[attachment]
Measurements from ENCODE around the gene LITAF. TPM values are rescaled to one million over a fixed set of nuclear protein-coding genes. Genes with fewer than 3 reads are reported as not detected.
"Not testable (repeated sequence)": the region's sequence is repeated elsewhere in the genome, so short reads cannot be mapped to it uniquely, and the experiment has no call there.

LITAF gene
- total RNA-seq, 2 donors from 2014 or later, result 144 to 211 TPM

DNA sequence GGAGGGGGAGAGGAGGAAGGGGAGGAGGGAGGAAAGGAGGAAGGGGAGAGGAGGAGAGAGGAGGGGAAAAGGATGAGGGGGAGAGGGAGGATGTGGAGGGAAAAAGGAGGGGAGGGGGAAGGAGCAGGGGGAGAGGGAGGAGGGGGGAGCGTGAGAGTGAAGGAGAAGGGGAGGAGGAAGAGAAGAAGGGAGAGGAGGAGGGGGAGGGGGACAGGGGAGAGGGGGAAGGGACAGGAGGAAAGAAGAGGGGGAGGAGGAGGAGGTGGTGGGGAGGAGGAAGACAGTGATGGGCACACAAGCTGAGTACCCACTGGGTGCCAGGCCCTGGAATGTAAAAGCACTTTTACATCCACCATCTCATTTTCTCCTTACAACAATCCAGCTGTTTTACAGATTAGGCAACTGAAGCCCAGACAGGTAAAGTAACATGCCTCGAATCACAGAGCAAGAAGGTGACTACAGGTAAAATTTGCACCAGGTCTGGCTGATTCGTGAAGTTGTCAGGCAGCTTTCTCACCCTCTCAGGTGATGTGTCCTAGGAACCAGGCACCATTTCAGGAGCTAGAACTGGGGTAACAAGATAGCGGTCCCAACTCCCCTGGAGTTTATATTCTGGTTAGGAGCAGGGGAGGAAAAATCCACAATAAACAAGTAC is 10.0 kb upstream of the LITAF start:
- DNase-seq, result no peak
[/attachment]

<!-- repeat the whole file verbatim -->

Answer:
Measurements from ENCODE around the gene LITAF. TPM values are rescaled to one million over a fixed set of nuclear protein-coding genes. Genes with fewer than 3 reads are reported as not detected.
"Not testable (repeated sequence)": the region's sequence is repeated elsewhere in the genome, so short reads cannot be mapped to it uniquely, and the experiment has no call there.

LITAF gene
- total RNA-seq, 2 donors from 2014 or later, result 144 to 211 TPM

DNA sequence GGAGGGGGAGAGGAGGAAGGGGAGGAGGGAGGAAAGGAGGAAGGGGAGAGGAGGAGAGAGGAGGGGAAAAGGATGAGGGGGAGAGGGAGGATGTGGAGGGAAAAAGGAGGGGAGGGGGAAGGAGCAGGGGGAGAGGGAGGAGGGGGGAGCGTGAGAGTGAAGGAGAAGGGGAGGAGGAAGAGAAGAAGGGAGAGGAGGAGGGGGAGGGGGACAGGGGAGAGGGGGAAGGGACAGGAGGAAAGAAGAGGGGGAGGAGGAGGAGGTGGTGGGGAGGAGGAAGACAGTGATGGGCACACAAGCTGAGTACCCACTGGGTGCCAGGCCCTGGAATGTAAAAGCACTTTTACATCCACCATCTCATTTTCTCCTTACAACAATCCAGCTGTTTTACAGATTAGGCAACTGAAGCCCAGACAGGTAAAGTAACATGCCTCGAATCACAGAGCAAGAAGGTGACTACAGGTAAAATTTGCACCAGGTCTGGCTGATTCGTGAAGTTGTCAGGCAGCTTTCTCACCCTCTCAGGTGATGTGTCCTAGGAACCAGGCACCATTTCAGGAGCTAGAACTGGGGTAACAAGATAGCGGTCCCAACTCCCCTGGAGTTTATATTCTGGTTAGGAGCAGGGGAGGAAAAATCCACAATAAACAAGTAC is 10.0 kb upstream of the LITAF start:
- DNase-seq, result no peak